Cluster-wise ratio tests:
After the initial global filtering, we would like to perform local ratio testing within each cluster. When more than two candidate matches for a query point belong to the same cluster, we can simply re-rank them and apply a standard 1-ratio test. For example, suppose two global matches and which are the second and fourth global NN of the query feature fall into the same cluster. If and are views of distinct 3D points, then they are necessarily the first and second local nearest-neighbors of in that cluster (see Figure 2). Any lower-ranked matches within the cluster can be ignored and the 1-ratio test applied to this pair.
When only a single global match falls within a cluster we can no longer perform an exact local 1-ratio test since we do not have immediate access to the 2nd nearest neighbor within that cluster. Instead we develop a bound based on the triangle inequality to define an alternate test for such cases which we refer to as the t-ratio test.
Given a local correspondence , we define as the nearest neighbor of view in the feature space defined by cluster . Since is obtained purely from training data, we can pre-compute it offline and access it at test time. We define the t-ratio test as:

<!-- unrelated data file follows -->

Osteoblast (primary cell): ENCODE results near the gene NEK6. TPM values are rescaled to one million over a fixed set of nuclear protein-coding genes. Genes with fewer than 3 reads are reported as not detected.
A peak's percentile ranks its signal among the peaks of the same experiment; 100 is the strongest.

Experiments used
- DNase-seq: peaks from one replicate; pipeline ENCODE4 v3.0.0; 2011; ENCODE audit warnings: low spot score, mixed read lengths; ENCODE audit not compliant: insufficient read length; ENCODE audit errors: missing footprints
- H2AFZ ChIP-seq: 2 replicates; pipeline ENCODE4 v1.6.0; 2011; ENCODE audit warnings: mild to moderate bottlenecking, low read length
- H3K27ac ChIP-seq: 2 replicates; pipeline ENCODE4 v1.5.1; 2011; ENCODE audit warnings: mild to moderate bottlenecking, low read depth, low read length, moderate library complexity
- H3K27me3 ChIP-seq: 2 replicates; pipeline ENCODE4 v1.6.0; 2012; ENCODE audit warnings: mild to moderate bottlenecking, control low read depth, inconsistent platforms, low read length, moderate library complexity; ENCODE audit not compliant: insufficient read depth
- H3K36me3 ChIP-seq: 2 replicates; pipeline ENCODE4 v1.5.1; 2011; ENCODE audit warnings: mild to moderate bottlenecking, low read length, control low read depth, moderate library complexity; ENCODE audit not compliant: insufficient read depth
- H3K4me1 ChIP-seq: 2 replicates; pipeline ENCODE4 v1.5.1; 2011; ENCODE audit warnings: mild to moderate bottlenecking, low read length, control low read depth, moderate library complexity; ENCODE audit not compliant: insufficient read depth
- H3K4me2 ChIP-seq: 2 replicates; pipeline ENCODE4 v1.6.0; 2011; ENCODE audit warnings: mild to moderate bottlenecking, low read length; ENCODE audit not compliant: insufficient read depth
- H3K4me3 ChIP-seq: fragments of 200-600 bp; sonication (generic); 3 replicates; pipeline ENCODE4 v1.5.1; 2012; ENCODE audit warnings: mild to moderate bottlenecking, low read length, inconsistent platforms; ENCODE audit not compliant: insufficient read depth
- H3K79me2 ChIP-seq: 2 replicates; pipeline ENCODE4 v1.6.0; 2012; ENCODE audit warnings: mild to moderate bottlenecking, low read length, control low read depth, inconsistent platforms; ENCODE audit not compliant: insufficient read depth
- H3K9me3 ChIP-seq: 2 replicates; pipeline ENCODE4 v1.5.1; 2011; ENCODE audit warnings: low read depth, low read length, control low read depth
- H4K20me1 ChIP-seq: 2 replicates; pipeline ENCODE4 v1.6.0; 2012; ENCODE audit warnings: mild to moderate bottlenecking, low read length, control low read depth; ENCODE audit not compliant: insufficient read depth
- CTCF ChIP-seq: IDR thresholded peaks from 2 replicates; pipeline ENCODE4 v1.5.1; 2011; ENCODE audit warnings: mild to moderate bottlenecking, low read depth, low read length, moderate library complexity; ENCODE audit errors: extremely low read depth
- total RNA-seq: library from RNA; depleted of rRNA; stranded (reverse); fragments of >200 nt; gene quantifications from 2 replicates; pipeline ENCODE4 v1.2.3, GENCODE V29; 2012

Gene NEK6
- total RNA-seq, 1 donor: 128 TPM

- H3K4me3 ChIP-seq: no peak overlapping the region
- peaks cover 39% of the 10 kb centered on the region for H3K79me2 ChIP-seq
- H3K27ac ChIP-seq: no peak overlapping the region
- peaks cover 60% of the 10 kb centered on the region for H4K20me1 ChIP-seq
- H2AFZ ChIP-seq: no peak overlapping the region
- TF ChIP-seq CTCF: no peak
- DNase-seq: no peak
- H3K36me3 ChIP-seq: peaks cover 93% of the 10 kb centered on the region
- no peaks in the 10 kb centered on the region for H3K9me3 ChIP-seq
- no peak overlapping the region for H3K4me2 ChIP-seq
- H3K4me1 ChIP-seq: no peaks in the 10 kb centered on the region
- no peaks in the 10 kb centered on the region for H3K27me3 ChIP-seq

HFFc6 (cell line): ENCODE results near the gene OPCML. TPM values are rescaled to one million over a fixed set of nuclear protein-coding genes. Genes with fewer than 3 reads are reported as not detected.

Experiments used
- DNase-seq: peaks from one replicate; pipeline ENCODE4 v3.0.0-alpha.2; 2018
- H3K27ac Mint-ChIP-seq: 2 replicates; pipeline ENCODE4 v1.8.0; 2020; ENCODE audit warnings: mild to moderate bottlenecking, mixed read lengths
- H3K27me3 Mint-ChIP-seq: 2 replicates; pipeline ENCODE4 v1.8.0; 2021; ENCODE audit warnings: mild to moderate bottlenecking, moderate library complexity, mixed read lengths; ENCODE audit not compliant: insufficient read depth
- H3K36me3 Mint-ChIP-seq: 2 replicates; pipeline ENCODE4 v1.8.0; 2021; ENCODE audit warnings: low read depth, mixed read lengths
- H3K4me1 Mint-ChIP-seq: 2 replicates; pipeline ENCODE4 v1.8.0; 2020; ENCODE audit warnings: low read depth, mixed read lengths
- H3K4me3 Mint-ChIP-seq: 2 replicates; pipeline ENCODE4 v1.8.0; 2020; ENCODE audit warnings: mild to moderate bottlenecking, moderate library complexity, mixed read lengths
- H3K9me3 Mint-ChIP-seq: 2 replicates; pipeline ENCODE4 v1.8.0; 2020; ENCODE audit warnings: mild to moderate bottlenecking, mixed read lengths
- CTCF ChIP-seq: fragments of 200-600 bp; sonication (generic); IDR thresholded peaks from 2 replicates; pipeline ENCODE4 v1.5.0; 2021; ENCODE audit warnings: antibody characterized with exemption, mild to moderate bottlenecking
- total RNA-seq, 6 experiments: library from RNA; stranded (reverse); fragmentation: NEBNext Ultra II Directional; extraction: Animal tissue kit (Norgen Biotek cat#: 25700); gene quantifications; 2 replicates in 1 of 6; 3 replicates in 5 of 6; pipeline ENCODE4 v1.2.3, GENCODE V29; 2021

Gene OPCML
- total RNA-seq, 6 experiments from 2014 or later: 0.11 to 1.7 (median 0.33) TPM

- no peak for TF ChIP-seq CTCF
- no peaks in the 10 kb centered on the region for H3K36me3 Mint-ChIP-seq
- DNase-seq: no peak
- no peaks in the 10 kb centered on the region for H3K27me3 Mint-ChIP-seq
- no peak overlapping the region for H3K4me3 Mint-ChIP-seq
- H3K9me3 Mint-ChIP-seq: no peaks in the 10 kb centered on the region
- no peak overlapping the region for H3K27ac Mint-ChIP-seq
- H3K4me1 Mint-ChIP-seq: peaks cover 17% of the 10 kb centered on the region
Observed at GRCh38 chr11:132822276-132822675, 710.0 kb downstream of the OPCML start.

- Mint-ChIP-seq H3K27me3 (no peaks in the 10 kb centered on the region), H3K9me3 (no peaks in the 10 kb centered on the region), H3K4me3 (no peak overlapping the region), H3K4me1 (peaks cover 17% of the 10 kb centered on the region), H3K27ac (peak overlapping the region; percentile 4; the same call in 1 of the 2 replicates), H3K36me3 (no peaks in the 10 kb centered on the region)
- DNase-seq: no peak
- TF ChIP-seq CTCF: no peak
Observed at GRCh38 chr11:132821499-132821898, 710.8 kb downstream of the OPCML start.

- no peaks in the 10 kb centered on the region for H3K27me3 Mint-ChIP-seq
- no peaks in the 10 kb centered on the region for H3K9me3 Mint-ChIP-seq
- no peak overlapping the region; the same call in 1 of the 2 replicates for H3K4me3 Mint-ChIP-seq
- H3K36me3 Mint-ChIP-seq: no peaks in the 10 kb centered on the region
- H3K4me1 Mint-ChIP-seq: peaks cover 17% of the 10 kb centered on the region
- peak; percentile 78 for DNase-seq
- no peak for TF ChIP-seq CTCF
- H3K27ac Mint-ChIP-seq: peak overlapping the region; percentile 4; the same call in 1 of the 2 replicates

Although we missed the local 2nd nearest neighbor in the global search, the distance provides useful information on how far away the 2nd nearest neighbor might be.
If a candidate match fails the t-ratio test, it also fails the local 1-ratio test.
Let be a query feature, and the fist and second local nearest neighbors in a cluster , and . We can bound the distance to the second nearest neighbor by the inequalities:
where the first inequality holds since , and the second holds by the triangle inequality. Thus,
Consequently, a singleton match that fails the t-ratio test will always fail the local 1-ratio test. The t-ratio test thus only filters correspondences that would have failed the local ratio test if was available. ∎
Back-matching and fitting:
To provide additional robustness to outliers, we can back match views (model feature point descriptors) which were indicated as candidate correspondences from the forward matching. For any such candidate matching view, we search for the first and second nearest neighbor matches using a kd-tree built over the query image features and apply the 1-ratio test. We then select as the final set of correspondences the intersection of pairs that passed the forward and back matching process. These pairs are cluster-wise best buddies , since each and of a pair are both discriminative features in the query and model feature space.
|#clusters||#imgs||#inl||ratio||err.||fwd [s]||RT [s]||bck [s]||RNSC [s]||total [s]|
2.3 Cluster-wise ratio-tests are effective and fast
The cluster-wise ratio test, defined in Algorithm 2, prunes a large number of non-discriminative correspondences while still maintaining the locally unique matches. The complexity of this algorithm is linear in the number of forward correspondences . For every local NN , we simply look for its second NN pair within the list of nearest neighbors. The list of intra-cluster nearest neighbors is simply a view-to-vector that can be pre-computed offline and accessed at constant time, similar to vocabulary-based methods that store view-to-word assignments. Hence, at most ratio tests will be performed.